New PRIMIR research explores the future of worldwide print

PRIMIR, the Print Industries Market Information and Research Organisation, the market research unit of NPES, has revealed its new study, ‘The Future of Print in the US – Landscape, Implications and Opportunities’, authored by The Economist Intelligence Unit, alongside an informative study overview video of the same name.

According to the study, over the next decade the US commercial print industry will be a rapidly changing environment as outside forces continue to drive huge change that will dampen the demand for print. Understanding the future landscape through the lens of these major outside industry drivers can definitively highlight emerging new opportunities. The study identifies critical trends including the evolution of the consumer experience, the rise of data, the importance of mass personalisation and product differentiation, and the role of social media in content generation and consumption. Successful printers will emerge by formulating new business models, based upon key concepts identified in the study, that leverage these outside trends to innovate, differentiate, specialise and provide new services.

PRIMIR Future of PrintSteve Mattingly, PRIMIR task force co-chair and senior vice president of Southern Lithoplate, said: “This study was purposely designed to provoke thought, dialogue and even the ‘great debate’ among PRIMIR and NPES members, over the significant structural shifts still underway in our industry – reduced print shipments, shrinking employment and, particularly, the steep decline in the number of print establishments. Our industry can emerge from survival mode to success, through expansion, niche markets focus, and even, creation of entirely new business models and partnering strategies… we must evolve.”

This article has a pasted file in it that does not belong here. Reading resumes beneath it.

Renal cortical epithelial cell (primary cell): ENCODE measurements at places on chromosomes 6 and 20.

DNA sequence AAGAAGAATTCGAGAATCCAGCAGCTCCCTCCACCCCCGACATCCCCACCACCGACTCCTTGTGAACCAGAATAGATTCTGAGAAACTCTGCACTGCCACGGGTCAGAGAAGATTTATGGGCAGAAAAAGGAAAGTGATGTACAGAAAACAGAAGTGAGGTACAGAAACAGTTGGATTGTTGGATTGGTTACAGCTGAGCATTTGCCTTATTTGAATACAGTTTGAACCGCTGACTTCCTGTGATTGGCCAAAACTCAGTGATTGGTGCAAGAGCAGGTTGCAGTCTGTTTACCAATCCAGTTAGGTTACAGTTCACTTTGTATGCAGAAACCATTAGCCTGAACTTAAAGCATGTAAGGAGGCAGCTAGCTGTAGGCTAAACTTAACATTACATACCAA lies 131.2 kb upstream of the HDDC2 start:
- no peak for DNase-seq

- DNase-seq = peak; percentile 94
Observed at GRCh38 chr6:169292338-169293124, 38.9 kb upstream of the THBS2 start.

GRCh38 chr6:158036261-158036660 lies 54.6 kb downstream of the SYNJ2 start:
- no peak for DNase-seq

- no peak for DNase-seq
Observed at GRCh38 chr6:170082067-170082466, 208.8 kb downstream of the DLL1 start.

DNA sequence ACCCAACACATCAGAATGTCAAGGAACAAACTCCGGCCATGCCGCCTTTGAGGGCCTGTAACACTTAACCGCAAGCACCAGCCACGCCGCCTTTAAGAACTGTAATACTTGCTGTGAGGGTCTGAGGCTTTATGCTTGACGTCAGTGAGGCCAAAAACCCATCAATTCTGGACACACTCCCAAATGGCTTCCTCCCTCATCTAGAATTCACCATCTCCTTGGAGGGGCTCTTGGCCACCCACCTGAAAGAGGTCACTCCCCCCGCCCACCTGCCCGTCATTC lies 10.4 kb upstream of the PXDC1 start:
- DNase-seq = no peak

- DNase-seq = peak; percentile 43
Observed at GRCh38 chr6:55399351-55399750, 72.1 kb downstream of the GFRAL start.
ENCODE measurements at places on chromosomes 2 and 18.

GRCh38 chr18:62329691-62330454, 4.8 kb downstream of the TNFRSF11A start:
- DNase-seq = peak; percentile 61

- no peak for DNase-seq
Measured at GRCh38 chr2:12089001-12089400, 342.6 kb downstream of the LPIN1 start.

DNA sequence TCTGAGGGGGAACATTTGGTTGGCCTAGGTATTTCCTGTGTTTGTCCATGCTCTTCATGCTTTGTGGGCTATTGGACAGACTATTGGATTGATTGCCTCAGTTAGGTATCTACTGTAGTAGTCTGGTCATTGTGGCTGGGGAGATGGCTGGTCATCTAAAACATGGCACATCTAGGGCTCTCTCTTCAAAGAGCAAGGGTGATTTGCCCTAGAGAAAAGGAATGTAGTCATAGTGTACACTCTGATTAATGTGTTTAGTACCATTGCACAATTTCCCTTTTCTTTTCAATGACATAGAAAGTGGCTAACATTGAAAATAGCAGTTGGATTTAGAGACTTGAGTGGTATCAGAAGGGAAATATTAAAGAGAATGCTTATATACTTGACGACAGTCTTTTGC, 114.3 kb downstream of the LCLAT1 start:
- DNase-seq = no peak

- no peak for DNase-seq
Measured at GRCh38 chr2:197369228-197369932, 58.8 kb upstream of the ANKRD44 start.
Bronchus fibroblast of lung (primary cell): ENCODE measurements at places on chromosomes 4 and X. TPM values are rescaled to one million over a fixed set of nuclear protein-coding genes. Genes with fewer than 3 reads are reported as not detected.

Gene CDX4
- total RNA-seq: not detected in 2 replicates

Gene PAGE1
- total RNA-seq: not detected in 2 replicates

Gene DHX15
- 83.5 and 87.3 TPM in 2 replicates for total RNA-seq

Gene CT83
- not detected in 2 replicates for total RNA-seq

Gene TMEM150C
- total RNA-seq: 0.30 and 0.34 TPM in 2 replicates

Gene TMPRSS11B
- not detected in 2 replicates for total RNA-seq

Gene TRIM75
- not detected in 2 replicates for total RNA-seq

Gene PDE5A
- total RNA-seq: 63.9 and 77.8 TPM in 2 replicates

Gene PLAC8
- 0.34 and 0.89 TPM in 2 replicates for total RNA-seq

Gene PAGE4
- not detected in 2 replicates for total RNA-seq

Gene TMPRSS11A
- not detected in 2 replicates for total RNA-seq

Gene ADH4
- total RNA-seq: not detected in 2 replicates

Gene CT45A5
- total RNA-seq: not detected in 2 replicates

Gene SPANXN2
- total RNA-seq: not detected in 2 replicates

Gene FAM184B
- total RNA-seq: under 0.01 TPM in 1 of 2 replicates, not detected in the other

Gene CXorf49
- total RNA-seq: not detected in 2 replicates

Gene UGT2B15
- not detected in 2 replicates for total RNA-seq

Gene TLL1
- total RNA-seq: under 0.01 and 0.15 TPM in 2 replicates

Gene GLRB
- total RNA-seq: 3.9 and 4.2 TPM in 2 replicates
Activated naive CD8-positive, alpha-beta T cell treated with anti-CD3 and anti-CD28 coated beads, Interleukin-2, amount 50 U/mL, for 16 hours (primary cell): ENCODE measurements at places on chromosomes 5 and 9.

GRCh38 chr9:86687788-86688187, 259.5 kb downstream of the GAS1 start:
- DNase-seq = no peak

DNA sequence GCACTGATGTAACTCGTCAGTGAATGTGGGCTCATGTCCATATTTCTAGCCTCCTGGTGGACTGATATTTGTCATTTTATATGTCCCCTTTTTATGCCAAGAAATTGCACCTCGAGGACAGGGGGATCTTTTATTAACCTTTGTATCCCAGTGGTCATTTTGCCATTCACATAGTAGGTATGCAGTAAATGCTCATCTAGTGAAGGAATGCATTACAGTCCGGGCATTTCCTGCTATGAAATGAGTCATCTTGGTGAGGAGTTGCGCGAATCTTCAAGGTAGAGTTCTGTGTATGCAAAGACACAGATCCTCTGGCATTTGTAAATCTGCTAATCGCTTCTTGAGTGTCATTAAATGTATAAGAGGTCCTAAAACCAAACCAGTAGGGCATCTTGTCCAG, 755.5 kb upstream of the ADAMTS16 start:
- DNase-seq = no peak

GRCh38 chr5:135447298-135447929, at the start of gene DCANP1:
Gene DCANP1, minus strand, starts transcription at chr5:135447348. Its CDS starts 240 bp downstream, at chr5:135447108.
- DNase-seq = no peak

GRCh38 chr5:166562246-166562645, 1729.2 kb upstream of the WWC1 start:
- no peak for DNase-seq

While most of the trends uncovered as part of this study will drive down the overall demand for print, they will also create opportunities for print industry pioneers. Technology advancements, coupled with changes in consumer behaviour, will continue to have profound impacts.

Consolidation in the US commercial print industry will continue as a result of the downward pressure created by outside industry forces. As the printing industry is saturated with overcapacity, buyers will look to grow their business in the next two to three years by purchasing customers, and sellers will be driven by a lack of succession planning and dwindling profits resulting from competing on price.

Successful printers in the future will shift their businesses away from the traditional print-based model and embrace concepts, such as differentiation and specialisation in a particular niche, providing new services, and improving human capital. Printers that fail to adapt will likely be acquired by larger, more progressive printers.